Reporting from Keller, Texas — Angels pitcher Dan Haren wanted a special gift for his wife, Jessica. Something personal and out of the ordinary, but not gaudy or sappy.
So, he thought, how about a painting?
“It is different,” Haren decided, staring at the portrait he commissioned as he stood before his locker in the visiting clubhouse at Rangers Ballpark in Arlington earlier this month. “It’s a unique thing to give someone a painting of yourself, your family. Pictures are one thing, but a painting is really interesting.”
It used to be that getting one’s own portrait was mainly reserved for presidents, members of the British royal family and ruthless Third World dictators. Now all you need is an idea and access to Vernon Wells Jr., father of the Angels outfielder with the same name.
Wells Jr. has been painting remarkably lifelike portraits of athletes for more than 30 years, producing nearly a thousand in all.
The Chicago White Sox, Toronto Blue Jays, Minnesota Twins and Texas Rangers ordered paintings to celebrate retirements or individual milestones such as no-hitters and most-valuable-player awards. Several New York Yankees teammates commissioned a massive montage to commemorate Mariano Rivera’s 500th save.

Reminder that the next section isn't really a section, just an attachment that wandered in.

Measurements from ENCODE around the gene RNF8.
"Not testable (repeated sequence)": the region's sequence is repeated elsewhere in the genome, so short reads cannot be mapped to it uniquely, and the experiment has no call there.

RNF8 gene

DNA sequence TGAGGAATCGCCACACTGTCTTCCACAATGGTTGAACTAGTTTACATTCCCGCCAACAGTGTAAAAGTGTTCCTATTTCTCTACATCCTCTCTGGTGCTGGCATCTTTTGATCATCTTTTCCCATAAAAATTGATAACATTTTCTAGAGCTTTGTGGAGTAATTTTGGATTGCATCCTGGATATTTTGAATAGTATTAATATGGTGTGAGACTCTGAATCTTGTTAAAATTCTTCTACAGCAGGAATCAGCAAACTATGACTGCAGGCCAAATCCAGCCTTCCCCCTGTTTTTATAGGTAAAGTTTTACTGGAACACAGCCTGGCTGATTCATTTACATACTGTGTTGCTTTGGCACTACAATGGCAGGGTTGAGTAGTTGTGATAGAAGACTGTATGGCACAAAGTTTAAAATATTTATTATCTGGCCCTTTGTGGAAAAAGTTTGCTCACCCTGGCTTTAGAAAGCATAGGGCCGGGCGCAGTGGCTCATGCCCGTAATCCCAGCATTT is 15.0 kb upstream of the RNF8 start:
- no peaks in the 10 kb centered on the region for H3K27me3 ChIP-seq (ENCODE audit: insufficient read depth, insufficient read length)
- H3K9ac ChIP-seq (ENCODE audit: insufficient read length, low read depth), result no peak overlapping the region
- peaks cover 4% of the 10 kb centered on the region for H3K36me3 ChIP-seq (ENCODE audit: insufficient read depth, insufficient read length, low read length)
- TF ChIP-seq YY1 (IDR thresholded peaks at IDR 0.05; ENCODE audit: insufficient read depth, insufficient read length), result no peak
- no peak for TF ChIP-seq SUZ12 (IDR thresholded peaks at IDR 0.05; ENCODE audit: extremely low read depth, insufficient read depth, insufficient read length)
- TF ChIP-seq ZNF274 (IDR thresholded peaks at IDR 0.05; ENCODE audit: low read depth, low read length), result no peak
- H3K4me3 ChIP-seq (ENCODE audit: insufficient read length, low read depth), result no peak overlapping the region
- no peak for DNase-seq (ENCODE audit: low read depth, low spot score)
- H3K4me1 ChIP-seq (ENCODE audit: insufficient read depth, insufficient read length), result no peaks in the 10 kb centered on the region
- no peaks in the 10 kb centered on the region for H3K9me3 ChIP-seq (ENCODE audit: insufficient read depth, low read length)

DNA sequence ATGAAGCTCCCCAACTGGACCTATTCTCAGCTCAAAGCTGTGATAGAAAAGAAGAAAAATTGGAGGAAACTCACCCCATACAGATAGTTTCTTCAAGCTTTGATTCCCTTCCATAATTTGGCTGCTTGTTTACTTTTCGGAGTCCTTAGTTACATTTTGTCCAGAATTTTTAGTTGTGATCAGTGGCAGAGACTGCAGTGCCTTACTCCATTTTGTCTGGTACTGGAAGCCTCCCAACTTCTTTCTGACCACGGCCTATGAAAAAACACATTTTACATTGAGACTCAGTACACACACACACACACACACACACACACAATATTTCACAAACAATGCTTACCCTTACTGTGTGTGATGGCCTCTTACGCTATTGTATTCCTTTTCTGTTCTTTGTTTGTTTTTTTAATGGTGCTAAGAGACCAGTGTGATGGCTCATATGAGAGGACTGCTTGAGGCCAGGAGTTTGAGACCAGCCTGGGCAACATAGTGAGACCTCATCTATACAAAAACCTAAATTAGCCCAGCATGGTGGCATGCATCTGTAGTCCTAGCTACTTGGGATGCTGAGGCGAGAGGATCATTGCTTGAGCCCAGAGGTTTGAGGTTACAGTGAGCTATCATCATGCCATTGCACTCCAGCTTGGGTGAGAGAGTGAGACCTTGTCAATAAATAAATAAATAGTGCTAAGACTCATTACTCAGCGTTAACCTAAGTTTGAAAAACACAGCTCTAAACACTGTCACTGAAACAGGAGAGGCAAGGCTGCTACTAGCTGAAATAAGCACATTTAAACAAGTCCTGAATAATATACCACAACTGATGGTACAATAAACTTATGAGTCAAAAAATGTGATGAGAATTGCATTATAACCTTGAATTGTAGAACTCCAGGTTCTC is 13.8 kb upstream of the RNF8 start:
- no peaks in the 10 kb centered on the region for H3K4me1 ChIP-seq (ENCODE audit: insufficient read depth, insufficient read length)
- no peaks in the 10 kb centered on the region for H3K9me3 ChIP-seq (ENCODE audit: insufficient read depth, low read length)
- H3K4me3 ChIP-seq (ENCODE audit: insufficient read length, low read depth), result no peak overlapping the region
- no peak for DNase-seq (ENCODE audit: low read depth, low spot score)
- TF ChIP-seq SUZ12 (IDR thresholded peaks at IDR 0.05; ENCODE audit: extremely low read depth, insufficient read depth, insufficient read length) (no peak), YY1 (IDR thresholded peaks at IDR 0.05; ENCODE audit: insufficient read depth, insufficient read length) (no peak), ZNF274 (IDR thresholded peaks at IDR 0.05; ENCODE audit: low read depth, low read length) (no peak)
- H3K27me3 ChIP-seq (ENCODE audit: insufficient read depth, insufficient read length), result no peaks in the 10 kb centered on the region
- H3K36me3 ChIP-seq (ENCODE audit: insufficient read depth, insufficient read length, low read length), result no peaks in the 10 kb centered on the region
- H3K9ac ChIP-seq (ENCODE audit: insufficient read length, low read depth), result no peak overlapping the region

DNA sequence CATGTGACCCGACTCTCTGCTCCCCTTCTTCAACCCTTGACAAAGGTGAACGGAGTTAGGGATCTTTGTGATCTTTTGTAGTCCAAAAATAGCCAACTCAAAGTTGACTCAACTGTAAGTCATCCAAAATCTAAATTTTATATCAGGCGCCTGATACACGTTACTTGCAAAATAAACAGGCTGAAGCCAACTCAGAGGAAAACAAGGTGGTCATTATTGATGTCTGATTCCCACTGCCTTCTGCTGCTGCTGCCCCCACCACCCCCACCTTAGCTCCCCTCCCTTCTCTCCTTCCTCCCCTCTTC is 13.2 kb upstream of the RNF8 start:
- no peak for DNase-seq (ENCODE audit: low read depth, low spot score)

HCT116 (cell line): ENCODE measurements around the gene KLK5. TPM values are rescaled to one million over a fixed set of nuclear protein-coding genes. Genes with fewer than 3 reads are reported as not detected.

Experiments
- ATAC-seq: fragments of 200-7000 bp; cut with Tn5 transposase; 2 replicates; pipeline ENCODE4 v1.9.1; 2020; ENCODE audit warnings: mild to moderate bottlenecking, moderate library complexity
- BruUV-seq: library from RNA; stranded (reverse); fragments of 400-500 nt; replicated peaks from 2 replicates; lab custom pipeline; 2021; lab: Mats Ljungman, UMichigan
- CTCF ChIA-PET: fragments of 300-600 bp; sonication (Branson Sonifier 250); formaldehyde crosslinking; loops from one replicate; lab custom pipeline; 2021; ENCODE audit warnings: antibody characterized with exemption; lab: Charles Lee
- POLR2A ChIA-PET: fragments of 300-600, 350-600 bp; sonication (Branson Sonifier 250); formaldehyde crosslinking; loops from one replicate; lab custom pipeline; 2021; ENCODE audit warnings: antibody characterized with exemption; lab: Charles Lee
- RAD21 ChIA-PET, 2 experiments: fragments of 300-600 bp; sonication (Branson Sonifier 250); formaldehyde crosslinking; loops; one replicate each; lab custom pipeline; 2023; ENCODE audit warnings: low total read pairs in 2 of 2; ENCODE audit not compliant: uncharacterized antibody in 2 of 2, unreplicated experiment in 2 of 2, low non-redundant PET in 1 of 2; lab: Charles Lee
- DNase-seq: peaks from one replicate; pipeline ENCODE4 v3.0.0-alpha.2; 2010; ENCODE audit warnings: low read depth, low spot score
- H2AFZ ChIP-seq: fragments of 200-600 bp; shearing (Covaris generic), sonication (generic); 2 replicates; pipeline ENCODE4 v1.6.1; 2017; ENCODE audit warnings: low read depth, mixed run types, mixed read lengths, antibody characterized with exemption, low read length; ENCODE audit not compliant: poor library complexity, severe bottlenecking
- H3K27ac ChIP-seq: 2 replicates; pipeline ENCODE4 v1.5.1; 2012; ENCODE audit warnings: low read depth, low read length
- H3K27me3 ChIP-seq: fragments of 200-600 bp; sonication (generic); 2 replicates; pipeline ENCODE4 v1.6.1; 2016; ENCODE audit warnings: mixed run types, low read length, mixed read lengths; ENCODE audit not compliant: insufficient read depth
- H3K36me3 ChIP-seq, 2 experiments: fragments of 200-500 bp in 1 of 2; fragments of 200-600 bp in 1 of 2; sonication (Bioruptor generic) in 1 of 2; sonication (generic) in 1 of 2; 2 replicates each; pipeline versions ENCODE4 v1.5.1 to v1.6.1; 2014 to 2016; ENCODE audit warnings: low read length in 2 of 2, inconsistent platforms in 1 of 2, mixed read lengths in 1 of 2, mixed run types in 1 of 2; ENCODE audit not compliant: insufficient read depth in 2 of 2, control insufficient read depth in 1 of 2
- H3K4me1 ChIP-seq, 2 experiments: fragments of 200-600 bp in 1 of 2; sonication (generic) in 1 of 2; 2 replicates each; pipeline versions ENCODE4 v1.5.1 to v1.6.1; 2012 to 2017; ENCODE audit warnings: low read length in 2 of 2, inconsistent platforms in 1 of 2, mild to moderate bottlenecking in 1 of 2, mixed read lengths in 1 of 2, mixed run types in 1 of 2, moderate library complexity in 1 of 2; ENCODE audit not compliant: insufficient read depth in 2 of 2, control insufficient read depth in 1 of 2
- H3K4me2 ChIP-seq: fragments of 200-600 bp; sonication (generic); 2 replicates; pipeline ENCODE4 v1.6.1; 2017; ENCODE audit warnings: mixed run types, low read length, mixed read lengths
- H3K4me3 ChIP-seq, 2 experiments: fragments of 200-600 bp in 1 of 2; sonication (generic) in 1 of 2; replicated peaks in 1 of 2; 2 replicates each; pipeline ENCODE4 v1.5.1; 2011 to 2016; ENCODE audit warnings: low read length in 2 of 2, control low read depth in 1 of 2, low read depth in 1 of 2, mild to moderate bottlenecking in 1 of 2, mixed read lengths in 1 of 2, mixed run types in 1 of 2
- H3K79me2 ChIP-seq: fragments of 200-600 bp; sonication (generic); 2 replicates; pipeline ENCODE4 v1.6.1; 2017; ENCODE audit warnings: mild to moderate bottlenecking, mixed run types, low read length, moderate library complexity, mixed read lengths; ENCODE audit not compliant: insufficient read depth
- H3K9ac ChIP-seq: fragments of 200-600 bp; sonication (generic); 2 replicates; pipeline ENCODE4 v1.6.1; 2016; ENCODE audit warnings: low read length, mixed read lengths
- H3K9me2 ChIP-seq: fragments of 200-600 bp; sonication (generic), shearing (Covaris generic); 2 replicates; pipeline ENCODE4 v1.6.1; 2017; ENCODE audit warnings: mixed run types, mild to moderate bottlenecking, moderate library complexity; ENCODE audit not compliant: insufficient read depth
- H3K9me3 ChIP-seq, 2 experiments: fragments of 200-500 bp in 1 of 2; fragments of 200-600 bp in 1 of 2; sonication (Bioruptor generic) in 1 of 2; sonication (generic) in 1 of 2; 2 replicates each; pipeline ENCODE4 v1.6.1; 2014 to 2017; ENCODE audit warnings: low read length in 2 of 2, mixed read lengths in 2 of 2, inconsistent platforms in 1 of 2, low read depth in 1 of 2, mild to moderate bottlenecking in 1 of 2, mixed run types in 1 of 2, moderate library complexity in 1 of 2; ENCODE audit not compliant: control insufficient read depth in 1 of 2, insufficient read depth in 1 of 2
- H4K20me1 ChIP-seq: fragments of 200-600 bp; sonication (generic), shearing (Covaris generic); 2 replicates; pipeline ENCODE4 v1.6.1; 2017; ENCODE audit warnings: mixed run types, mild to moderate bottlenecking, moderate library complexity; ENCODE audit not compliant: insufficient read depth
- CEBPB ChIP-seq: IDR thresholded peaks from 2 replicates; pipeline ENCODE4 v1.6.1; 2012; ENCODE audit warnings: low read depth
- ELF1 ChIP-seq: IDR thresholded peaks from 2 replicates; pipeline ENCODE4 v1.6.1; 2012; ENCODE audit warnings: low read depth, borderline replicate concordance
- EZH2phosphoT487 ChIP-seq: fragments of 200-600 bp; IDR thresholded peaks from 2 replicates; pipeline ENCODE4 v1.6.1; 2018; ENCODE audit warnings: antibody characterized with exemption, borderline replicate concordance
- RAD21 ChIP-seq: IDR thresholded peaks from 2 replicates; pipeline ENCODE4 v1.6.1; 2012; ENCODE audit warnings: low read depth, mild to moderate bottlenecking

And then there are the players who order portraits for themselves.
“It’s cool to have a painting,” said the Angels’ Torii Hunter, who actually has three. “You go into a nice home or whatever, you see a painting of a grandfather . . . and you say, ‘Oh, this guy had to be someone special to have a painting.’ And that’s what I wanted in my home.”
The first painting Wells did of Hunter was homage to the outfielder’s spectacular catch in the 2002 All-Star game, when he climbed the wall to rob Barry Bonds of a home run. A likeness of Spider-Man, the nickname Sammy Sosa gave Hunter after the catch, appears in the foreground of the portrait.
“That’s my favorite one,” said Hunter, who hung his portraits in an entertainment room at his off-season home outside Dallas. “It’s memories. You look at it and you kind of remember the year or whatever.”
Wells’ portraits stand out for their intricate detail.
“Look at everything,” Hunter marveled. “The smile. The wrinkles in your face — if you’ve got wrinkles. If you’ve got a dimple, if you’ve got a mole. He has everything.”
Not bad for an artist who never took a formal art class and who discovered he had a marketable talent only by accident.
A standout wide receiver at Texas Christian University in the mid-1970s, Wells was invited to the NFL training camp of the Kansas City Chiefs. There, he doodled drawings of teammates during meetings to keep from falling asleep.
“Guys were like, ‘Man, guys will buy that stuff from you,’ ” Wells recalled.